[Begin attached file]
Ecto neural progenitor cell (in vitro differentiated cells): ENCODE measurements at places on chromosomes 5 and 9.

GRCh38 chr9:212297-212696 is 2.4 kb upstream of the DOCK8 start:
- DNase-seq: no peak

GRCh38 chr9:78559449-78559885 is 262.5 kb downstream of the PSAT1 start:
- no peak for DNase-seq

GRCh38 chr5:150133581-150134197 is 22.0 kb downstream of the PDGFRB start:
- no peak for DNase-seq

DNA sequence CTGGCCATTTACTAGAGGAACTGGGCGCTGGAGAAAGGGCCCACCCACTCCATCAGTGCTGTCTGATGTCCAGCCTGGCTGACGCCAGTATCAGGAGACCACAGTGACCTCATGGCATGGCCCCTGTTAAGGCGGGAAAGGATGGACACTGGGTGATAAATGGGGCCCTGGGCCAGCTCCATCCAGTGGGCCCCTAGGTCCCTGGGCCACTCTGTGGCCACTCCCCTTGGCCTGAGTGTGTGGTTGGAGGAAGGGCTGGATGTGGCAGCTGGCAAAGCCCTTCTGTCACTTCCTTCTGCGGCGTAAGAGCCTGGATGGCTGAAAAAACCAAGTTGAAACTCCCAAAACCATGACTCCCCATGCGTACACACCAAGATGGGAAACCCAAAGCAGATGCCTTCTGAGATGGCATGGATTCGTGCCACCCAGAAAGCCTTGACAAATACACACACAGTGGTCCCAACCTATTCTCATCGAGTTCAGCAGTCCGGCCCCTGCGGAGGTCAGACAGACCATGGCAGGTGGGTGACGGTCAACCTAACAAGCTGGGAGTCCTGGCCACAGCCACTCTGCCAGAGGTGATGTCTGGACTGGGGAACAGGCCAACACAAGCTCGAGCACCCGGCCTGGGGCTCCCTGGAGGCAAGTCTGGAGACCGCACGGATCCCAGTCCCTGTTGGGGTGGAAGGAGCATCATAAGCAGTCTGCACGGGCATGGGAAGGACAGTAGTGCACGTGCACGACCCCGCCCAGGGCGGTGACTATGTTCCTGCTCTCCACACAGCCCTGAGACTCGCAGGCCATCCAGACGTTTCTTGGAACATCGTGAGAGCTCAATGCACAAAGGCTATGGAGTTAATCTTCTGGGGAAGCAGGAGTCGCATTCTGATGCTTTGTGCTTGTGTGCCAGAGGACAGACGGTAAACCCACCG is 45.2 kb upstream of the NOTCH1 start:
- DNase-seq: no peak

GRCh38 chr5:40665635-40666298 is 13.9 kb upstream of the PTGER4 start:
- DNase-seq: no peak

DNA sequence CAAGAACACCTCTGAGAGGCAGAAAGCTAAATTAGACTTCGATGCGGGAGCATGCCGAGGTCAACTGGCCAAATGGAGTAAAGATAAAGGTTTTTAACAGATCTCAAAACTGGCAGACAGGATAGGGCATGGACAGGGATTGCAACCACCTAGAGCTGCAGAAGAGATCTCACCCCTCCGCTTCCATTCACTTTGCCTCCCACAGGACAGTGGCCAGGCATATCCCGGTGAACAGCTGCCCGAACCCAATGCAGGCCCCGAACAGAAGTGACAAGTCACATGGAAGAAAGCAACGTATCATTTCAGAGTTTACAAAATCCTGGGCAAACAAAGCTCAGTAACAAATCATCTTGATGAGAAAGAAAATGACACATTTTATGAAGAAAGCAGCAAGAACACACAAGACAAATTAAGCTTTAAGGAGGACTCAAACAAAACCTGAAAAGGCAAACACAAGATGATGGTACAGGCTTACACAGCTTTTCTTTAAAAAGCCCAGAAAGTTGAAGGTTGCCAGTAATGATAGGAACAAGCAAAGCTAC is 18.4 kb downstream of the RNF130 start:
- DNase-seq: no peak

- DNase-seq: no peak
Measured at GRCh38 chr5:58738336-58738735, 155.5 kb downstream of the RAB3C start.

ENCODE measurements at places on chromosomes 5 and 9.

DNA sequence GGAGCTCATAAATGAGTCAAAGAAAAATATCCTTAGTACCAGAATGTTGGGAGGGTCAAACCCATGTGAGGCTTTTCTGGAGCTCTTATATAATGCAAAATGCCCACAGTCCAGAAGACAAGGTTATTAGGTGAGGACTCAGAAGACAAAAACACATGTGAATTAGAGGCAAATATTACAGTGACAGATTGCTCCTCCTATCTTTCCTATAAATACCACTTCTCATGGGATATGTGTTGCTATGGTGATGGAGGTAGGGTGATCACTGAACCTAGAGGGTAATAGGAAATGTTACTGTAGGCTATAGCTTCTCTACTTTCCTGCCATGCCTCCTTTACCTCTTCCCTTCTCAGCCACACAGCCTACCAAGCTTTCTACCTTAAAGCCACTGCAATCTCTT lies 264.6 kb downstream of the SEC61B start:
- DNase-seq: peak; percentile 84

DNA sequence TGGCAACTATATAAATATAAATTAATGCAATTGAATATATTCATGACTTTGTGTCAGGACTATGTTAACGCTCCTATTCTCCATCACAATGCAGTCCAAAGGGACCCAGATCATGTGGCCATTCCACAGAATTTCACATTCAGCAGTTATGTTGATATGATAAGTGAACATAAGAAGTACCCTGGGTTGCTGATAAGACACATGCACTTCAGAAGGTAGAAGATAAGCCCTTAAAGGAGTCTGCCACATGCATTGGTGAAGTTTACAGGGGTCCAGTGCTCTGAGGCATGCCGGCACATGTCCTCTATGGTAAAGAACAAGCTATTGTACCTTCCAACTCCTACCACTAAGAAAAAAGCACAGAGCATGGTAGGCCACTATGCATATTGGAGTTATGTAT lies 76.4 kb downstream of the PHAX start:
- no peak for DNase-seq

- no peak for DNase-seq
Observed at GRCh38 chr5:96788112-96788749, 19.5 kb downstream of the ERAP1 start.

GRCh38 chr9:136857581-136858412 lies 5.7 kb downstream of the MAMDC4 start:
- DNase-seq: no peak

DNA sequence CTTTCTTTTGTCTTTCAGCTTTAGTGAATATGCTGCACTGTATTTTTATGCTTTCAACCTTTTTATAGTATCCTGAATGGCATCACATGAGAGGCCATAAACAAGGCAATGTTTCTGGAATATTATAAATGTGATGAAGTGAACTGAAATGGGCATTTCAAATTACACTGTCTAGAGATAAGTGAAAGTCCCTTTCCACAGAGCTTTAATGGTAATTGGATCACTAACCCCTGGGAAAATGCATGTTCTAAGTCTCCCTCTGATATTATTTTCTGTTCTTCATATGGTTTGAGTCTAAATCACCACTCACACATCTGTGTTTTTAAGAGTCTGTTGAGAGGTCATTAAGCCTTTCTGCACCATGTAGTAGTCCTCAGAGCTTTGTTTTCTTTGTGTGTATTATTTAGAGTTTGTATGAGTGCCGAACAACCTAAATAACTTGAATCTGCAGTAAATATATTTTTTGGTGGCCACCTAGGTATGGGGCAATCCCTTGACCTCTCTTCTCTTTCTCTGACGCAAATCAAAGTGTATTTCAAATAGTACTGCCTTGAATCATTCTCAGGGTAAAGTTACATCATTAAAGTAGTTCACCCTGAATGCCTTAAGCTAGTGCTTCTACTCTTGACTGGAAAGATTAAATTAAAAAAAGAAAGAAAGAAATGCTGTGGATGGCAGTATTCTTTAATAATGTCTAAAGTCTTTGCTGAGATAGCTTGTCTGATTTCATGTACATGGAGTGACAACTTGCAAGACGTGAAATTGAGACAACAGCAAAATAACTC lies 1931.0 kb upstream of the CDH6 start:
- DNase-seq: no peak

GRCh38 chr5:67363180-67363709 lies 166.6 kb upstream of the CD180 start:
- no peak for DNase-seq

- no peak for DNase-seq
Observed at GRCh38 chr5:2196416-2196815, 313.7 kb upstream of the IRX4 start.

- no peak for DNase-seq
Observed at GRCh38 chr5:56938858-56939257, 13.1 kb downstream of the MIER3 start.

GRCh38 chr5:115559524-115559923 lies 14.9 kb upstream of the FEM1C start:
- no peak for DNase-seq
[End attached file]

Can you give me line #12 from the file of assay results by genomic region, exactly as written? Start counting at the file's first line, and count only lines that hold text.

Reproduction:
DNA sequence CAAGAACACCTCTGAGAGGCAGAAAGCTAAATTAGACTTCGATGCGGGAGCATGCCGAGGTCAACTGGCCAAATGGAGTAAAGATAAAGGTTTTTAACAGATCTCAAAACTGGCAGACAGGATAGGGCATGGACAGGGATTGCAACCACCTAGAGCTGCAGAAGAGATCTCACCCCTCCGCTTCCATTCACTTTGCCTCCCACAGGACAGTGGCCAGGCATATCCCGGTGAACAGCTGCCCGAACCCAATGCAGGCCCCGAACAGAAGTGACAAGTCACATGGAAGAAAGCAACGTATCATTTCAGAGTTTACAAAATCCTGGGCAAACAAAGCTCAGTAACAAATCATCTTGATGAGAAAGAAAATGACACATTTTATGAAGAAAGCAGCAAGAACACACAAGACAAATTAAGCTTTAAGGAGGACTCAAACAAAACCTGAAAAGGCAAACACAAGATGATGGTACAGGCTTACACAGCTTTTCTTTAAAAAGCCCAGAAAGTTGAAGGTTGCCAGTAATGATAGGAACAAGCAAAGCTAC is 18.4 kb downstream of the RNF130 start: